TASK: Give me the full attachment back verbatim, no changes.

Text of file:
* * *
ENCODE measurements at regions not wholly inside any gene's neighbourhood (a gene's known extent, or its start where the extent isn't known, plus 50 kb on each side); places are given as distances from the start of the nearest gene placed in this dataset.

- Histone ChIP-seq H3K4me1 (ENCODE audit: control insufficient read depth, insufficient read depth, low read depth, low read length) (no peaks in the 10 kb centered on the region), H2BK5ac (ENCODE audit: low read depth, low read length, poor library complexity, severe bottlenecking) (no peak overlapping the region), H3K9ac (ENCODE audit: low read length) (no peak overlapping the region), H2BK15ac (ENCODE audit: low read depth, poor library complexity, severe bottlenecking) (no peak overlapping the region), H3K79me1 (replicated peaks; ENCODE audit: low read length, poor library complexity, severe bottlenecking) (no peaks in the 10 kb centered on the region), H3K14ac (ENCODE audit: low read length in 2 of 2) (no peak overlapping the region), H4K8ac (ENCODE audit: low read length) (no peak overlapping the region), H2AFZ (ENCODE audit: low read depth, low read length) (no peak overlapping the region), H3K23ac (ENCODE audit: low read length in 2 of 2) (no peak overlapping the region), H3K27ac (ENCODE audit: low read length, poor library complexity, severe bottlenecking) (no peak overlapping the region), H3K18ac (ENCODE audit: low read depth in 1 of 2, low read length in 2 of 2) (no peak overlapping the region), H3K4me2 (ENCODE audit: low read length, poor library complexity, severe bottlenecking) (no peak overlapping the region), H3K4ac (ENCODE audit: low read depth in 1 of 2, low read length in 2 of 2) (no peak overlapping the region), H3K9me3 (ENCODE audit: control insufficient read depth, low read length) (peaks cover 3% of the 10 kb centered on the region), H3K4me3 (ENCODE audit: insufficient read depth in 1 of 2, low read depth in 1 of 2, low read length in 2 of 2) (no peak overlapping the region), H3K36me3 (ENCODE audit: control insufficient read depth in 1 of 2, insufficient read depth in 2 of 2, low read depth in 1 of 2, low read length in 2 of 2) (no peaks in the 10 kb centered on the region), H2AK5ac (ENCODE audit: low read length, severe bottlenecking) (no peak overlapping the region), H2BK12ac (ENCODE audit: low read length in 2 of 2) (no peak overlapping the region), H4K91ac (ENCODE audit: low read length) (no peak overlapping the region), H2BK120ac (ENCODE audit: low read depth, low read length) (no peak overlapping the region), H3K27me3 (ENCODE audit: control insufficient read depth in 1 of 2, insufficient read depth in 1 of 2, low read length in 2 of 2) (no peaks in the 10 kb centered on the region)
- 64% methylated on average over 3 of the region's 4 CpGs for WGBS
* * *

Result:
ENCODE measurements at regions not wholly inside any gene's neighbourhood (a gene's known extent, or its start where the extent isn't known, plus 50 kb on each side); places are given as distances from the start of the nearest gene placed in this dataset.

- Histone ChIP-seq H3K4me1 (ENCODE audit: control insufficient read depth, insufficient read depth, low read depth, low read length) (no peaks in the 10 kb centered on the region), H2BK5ac (ENCODE audit: low read depth, low read length, poor library complexity, severe bottlenecking) (no peak overlapping the region), H3K9ac (ENCODE audit: low read length) (no peak overlapping the region), H2BK15ac (ENCODE audit: low read depth, poor library complexity, severe bottlenecking) (no peak overlapping the region), H3K79me1 (replicated peaks; ENCODE audit: low read length, poor library complexity, severe bottlenecking) (no peaks in the 10 kb centered on the region), H3K14ac (ENCODE audit: low read length in 2 of 2) (no peak overlapping the region), H4K8ac (ENCODE audit: low read length) (no peak overlapping the region), H2AFZ (ENCODE audit: low read depth, low read length) (no peak overlapping the region), H3K23ac (ENCODE audit: low read length in 2 of 2) (no peak overlapping the region), H3K27ac (ENCODE audit: low read length, poor library complexity, severe bottlenecking) (no peak overlapping the region), H3K18ac (ENCODE audit: low read depth in 1 of 2, low read length in 2 of 2) (no peak overlapping the region), H3K4me2 (ENCODE audit: low read length, poor library complexity, severe bottlenecking) (no peak overlapping the region), H3K4ac (ENCODE audit: low read depth in 1 of 2, low read length in 2 of 2) (no peak overlapping the region), H3K9me3 (ENCODE audit: control insufficient read depth, low read length) (peaks cover 3% of the 10 kb centered on the region), H3K4me3 (ENCODE audit: insufficient read depth in 1 of 2, low read depth in 1 of 2, low read length in 2 of 2) (no peak overlapping the region), H3K36me3 (ENCODE audit: control insufficient read depth in 1 of 2, insufficient read depth in 2 of 2, low read depth in 1 of 2, low read length in 2 of 2) (no peaks in the 10 kb centered on the region), H2AK5ac (ENCODE audit: low read length, severe bottlenecking) (no peak overlapping the region), H2BK12ac (ENCODE audit: low read length in 2 of 2) (no peak overlapping the region), H4K91ac (ENCODE audit: low read length) (no peak overlapping the region), H2BK120ac (ENCODE audit: low read depth, low read length) (no peak overlapping the region), H3K27me3 (ENCODE audit: control insufficient read depth in 1 of 2, insufficient read depth in 1 of 2, low read length in 2 of 2) (no peaks in the 10 kb centered on the region)
- 64% methylated on average over 3 of the region's 4 CpGs for WGBS